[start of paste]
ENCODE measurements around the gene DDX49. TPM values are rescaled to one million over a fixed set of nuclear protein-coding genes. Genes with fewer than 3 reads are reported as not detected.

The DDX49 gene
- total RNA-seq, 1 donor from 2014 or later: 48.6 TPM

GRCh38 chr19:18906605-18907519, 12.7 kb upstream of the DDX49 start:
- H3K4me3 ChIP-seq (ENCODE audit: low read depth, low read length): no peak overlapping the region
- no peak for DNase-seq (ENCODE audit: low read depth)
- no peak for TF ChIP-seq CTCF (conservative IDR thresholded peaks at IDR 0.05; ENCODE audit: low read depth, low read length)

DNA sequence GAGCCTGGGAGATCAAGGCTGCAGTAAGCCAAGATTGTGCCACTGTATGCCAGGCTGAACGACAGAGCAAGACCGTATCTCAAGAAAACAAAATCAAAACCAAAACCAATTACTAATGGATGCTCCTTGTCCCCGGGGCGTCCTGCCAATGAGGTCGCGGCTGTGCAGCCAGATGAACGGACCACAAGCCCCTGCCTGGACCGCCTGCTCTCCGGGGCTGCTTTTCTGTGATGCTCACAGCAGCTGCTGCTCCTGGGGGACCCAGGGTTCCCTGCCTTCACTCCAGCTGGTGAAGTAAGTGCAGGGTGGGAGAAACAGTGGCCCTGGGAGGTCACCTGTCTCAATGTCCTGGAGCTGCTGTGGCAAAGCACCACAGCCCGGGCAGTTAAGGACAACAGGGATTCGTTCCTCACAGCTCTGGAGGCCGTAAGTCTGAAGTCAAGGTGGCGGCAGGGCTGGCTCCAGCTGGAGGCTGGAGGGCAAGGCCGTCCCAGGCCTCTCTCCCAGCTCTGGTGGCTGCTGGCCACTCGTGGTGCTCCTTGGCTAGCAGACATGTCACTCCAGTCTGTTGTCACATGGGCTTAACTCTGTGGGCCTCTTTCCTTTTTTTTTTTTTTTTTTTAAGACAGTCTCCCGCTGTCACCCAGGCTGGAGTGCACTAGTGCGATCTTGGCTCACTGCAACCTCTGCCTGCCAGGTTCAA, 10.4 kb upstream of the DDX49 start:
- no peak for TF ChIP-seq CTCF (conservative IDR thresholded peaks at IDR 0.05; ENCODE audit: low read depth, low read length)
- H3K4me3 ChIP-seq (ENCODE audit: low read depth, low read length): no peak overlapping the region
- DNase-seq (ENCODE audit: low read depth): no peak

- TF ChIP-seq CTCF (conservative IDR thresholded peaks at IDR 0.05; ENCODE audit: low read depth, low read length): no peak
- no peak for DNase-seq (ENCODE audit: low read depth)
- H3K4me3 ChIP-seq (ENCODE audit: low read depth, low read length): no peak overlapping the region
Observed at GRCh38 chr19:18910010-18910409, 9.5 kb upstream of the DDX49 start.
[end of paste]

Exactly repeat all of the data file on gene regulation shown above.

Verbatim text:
ENCODE measurements around the gene DDX49. TPM values are rescaled to one million over a fixed set of nuclear protein-coding genes. Genes with fewer than 3 reads are reported as not detected.

The DDX49 gene
- total RNA-seq, 1 donor from 2014 or later: 48.6 TPM

GRCh38 chr19:18906605-18907519, 12.7 kb upstream of the DDX49 start:
- H3K4me3 ChIP-seq (ENCODE audit: low read depth, low read length): no peak overlapping the region
- no peak for DNase-seq (ENCODE audit: low read depth)
- no peak for TF ChIP-seq CTCF (conservative IDR thresholded peaks at IDR 0.05; ENCODE audit: low read depth, low read length)

DNA sequence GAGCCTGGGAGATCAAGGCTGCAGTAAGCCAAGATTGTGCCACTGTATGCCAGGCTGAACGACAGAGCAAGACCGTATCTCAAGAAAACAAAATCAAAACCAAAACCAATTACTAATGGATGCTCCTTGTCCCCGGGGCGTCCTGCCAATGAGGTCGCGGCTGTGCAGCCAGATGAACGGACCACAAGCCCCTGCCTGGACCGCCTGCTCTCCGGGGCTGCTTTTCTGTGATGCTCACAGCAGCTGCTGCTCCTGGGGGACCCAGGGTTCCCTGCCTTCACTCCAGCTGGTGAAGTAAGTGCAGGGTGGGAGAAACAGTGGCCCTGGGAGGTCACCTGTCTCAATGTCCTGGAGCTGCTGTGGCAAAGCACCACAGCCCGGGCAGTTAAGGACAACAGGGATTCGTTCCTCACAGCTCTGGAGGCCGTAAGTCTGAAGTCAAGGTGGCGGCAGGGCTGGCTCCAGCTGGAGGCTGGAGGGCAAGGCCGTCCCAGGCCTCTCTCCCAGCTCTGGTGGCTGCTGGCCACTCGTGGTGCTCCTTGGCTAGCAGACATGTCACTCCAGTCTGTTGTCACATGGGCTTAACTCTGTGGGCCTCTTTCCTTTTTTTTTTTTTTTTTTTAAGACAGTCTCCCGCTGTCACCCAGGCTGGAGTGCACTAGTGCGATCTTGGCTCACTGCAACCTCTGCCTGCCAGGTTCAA, 10.4 kb upstream of the DDX49 start:
- no peak for TF ChIP-seq CTCF (conservative IDR thresholded peaks at IDR 0.05; ENCODE audit: low read depth, low read length)
- H3K4me3 ChIP-seq (ENCODE audit: low read depth, low read length): no peak overlapping the region
- DNase-seq (ENCODE audit: low read depth): no peak

- TF ChIP-seq CTCF (conservative IDR thresholded peaks at IDR 0.05; ENCODE audit: low read depth, low read length): no peak
- no peak for DNase-seq (ENCODE audit: low read depth)
- H3K4me3 ChIP-seq (ENCODE audit: low read depth, low read length): no peak overlapping the region
Observed at GRCh38 chr19:18910010-18910409, 9.5 kb upstream of the DDX49 start.